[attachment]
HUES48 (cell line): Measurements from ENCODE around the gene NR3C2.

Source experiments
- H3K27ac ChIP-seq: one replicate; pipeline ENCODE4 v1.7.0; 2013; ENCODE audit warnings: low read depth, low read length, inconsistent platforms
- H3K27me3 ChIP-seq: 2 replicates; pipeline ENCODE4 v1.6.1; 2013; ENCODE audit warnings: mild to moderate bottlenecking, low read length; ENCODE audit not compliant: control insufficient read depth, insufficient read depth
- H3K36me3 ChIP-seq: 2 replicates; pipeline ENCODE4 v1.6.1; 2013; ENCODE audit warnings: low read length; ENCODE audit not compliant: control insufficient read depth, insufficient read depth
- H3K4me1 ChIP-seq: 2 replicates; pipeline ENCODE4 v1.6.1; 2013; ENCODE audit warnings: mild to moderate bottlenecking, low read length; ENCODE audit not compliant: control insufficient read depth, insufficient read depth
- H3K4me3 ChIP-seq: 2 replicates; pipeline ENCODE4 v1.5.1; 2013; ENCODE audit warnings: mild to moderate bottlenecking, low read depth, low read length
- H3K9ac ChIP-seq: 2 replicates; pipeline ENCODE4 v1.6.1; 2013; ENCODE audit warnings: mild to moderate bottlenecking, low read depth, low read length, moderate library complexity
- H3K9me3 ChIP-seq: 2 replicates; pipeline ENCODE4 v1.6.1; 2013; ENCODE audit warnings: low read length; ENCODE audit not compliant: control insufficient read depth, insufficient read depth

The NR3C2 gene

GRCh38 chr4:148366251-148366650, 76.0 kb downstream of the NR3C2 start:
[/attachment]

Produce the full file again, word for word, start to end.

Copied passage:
HUES48 (cell line): Measurements from ENCODE around the gene NR3C2.

Source experiments
- H3K27ac ChIP-seq: one replicate; pipeline ENCODE4 v1.7.0; 2013; ENCODE audit warnings: low read depth, low read length, inconsistent platforms
- H3K27me3 ChIP-seq: 2 replicates; pipeline ENCODE4 v1.6.1; 2013; ENCODE audit warnings: mild to moderate bottlenecking, low read length; ENCODE audit not compliant: control insufficient read depth, insufficient read depth
- H3K36me3 ChIP-seq: 2 replicates; pipeline ENCODE4 v1.6.1; 2013; ENCODE audit warnings: low read length; ENCODE audit not compliant: control insufficient read depth, insufficient read depth
- H3K4me1 ChIP-seq: 2 replicates; pipeline ENCODE4 v1.6.1; 2013; ENCODE audit warnings: mild to moderate bottlenecking, low read length; ENCODE audit not compliant: control insufficient read depth, insufficient read depth
- H3K4me3 ChIP-seq: 2 replicates; pipeline ENCODE4 v1.5.1; 2013; ENCODE audit warnings: mild to moderate bottlenecking, low read depth, low read length
- H3K9ac ChIP-seq: 2 replicates; pipeline ENCODE4 v1.6.1; 2013; ENCODE audit warnings: mild to moderate bottlenecking, low read depth, low read length, moderate library complexity
- H3K9me3 ChIP-seq: 2 replicates; pipeline ENCODE4 v1.6.1; 2013; ENCODE audit warnings: low read length; ENCODE audit not compliant: control insufficient read depth, insufficient read depth

The NR3C2 gene

GRCh38 chr4:148366251-148366650, 76.0 kb downstream of the NR3C2 start: